Why must we fight for a child’s right to a family? by Rebecca Harris

31 08 2010

The following is an excerpt from Joint Council’s monthly newsletter, Mbali’s Message.  To sign up to receive it and other updates from Joint Council via email, click here.

The children who spend the last moments of their lives parentless, unloved and alone have always haunted me.  I can’t shake them, no matter how much I want to walk away out frustration with the system that blocks children from living, and dying, in families.  These children are sometimes the only reason I keep fighting.  From their graves they call to me, “please, just help one more, please just keep fighting.”  Perhaps it’s because of a little girl named Mbali who who passed in my arms – a new volunteer at an orphanage who barely knew her.  Perhaps it’s because I see her in every child.

Since that day over five years ago other children have been added to the stream of voices – some still fighting to live but are alone, and others who have passed alone.  From Gaby, a little girl who died soon after Mbali.  To a little girl with hydrocephalus in Kyrgyzstan.  To Rene in Haiti who I worry about every day – hoping his shunt hasn’t failed, hoping he hasn’t gotten kicked out of his orphanage, hoping that someone will give him the care he needs, hoping that the next time I travel to Haiti he will still be there.  And fearing that one day I will travel to see him and he won’t be.

Recently another child has been added.   A little boy name Evan.  Evan was a special needs child from Georgia.  Evan was adopted by a loving American family on June 28th, 2010.  On July 19th, 2010 he left this world.  Evan was lucky enough to feel the joy of a family for 22 days.  Evan was cheated by the system, wasn’t given the right to a family soon enough to save his life.  He grew up in an orphanage and then foster-care.  Evan spent two years waiting for the family to which he was referred to work through the bureaucracy and complete his adoption. Without the protection that only a family can provide he didn’t get the medical care and nurturing that he needed.  His condition worsened and despite attempts to save him, Evan passed away.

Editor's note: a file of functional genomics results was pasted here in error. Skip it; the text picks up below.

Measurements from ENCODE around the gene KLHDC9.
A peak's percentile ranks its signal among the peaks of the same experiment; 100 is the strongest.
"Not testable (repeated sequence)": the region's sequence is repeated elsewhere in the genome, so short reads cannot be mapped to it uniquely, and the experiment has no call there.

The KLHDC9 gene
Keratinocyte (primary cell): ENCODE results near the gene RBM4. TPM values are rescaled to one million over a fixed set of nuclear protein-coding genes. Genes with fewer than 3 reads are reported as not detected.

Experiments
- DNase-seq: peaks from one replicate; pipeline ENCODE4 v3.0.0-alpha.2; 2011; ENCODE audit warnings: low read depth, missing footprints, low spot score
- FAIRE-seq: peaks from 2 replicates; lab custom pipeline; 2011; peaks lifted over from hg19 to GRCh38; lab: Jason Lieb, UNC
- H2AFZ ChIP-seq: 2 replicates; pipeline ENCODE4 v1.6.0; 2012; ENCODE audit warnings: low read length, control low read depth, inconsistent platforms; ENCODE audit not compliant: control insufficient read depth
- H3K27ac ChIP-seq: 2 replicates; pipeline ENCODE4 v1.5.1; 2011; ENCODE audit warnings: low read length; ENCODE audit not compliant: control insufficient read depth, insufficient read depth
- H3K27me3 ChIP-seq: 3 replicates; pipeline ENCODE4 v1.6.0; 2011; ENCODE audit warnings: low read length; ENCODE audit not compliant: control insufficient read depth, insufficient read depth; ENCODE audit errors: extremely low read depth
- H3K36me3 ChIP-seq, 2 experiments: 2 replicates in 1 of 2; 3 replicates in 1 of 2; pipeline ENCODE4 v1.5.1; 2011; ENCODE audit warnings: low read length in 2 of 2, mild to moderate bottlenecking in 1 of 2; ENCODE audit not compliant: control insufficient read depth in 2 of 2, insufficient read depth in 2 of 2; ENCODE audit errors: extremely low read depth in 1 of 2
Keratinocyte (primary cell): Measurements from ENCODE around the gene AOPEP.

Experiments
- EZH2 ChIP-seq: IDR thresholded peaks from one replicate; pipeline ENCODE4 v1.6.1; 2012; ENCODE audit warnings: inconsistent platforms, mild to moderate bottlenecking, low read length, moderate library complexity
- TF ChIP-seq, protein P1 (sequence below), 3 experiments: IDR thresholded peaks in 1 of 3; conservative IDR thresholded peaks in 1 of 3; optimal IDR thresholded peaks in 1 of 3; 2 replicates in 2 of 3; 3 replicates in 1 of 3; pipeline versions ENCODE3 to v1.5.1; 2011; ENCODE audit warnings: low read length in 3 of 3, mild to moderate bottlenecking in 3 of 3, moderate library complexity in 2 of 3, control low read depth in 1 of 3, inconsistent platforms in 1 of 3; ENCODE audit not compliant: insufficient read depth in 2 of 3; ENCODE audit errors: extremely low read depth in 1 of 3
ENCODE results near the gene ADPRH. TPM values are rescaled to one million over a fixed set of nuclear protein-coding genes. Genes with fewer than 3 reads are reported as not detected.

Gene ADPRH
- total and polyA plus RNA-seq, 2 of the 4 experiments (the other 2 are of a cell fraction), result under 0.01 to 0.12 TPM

Why must we all fight for every child’s right to a family?  Because everyone deserves the chance to live and die in the loving embrace of a family.  And because millions of children suffer and pass every year alone.


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3 responses

31 08 2010
Virginia

Thanks Rebecca, for reminding me that others want to struggle for the rights of the child, and that these children are treasures, and not just lines on a paper. Thank you for advocating for children in Pittsburgh, and Haiti, and Guatemala, and wherever they need you.
Blessings.

31 08 2010
Mary

Thank you so much for your post today. Sadly, we have been waiting for our son from Kyrgyzstan since 2007, when he was referred to us. He has a right to a family who will love and nurture him. We want to be his family. He will turn 3 years old soon…Please keep fighting!!!!

13 09 2010
Request for stories: National Adoption Month Advocacy «

[…] world orphan crisis.  The idea from the campaign was generated by Joint Council staff following this post in last month’s Mbali’s Message and the Be The Answer […]

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